1989's "Field if Dreams" changed my life. Quit a job,worked a CD store in the '90s because we built it and they came. Till they didn't. Can't wait to see it again in a moviehouse,with my sweetie who was with me there in '89. To quote Mel Brooks,from a trailer:"See it with Raisinets!"
Jan 6, 2019
 
 
Frank Deacman
I still can't help wondering what the attraction is to see films that have been available for home viewing for years, and that have been re-released using the most up-to-date technology, allowing for viewing under the most ideal conditions (which vary according to what level of sophistication and budget is available to the individual). If it's the intro and commentary, most, if not all the films listed have been on TCM, usually with an intro and very often with an in depth discussion. I know that the "shared experience" of cinema in a theater appeals to many people, but as someone who has been going to the movies since the 1950's, a period during which I have had the opportunity share that experience in a wide variety of venues, I find that going to a multiplex these days is not only expensive, but also I find it a most dissatisfying experience. The only exception currently is the Imax experience where the audience is more respectful the sound masks people talking. Just my opinion.
Jan 5, 2019
 
 
 
Sorry to see that Bob Einstein passed away. As a performer and a writer, he seemed to be in the best places at the best times. I'm always fascinated by the writers on early TV comedies who then keep popping up through the decades, even to the present moment. The writers' rooms of the 50's: Sid Caesar, Danny Kaye, etc, seemed to lay the groundwork for the best shows of the 60's and beyond. Of course there is Neil Simon and Sondheim, but I also want to dig into the histories of Brooks & Henry, Mazursky & Tucker, Shepard & Caruso, Einstein & Martin. I'm interested especially in the changing of the guard, where older/vaudevillian-style comedy meets up with hipper, pushing-the-envelope type influences. Can anyone recommend any research that focuses on that specific time period and these writers in particular?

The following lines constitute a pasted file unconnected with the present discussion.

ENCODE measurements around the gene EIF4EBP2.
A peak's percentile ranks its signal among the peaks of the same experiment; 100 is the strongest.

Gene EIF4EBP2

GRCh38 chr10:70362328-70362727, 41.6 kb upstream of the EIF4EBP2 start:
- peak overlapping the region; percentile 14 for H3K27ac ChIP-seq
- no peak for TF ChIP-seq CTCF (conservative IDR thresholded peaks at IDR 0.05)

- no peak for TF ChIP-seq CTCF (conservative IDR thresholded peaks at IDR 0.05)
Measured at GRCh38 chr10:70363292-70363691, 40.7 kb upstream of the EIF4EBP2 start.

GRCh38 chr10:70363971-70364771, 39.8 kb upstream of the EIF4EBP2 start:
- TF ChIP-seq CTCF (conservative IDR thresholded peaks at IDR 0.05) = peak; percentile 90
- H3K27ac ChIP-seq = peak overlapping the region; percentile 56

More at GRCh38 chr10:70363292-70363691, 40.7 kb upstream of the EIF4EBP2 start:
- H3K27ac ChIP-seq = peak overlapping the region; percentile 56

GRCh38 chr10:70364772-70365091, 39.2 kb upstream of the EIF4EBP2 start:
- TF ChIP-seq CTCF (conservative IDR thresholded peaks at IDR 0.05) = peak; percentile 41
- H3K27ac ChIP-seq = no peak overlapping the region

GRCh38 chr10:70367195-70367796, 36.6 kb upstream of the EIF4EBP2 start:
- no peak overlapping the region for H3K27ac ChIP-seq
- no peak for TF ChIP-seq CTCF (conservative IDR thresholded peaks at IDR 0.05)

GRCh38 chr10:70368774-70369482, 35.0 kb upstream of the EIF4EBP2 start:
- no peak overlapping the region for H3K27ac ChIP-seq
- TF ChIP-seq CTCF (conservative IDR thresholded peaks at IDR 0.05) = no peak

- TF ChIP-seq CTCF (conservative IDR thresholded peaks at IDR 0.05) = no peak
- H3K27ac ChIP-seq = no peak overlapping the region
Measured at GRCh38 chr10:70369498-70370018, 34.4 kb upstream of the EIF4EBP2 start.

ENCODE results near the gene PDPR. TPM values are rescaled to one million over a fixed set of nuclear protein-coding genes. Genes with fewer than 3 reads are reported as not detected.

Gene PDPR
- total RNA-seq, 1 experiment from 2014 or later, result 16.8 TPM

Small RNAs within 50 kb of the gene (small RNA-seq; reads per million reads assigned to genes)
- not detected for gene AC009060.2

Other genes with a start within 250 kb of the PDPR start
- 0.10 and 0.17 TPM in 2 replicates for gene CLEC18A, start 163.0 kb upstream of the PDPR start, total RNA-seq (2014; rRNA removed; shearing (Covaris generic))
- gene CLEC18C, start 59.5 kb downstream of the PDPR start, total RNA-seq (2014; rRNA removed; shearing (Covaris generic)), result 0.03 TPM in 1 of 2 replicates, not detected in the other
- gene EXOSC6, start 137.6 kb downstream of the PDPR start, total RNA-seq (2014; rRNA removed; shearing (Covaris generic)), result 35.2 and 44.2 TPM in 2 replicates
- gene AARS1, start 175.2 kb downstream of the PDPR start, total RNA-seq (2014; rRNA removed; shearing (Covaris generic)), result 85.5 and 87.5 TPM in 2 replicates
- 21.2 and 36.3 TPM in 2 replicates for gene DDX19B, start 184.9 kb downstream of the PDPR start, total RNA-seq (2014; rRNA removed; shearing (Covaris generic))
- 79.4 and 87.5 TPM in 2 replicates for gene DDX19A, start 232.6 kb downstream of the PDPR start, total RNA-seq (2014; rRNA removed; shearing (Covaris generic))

Jan 3, 2019   |  Reply
 
 
SharonGS
About ‘Nova’ and New Horizons: it’s the Kuiper—not Kulper—Belt. And following these explorations is fascinating!
Jan 2, 2019   |  Reply
 
 
 
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David Bianculli

Founder / Editor

David Bianculli has been a TV critic since 1975, including a 14-year stint at the New York Daily News, and sees no reason to stop now. Currently, he's TV critic for NPR's Fresh Air with Terry Gross, and is an occasional substitute host for that show. He's also an author and teaches TV and film history at New Jersey's Rowan University. His 2009 Dangerously Funny: The Uncensored Story of 'The Smothers Brothers Comedy Hour', has been purchased for film rights. His latest, The Platinum Age of Television: From I Love Lucy to the Walking Dead, How TV Became Terrific, is an effusive guidebook that plots the path from the 1950s’ Golden Age to today’s era of quality TV.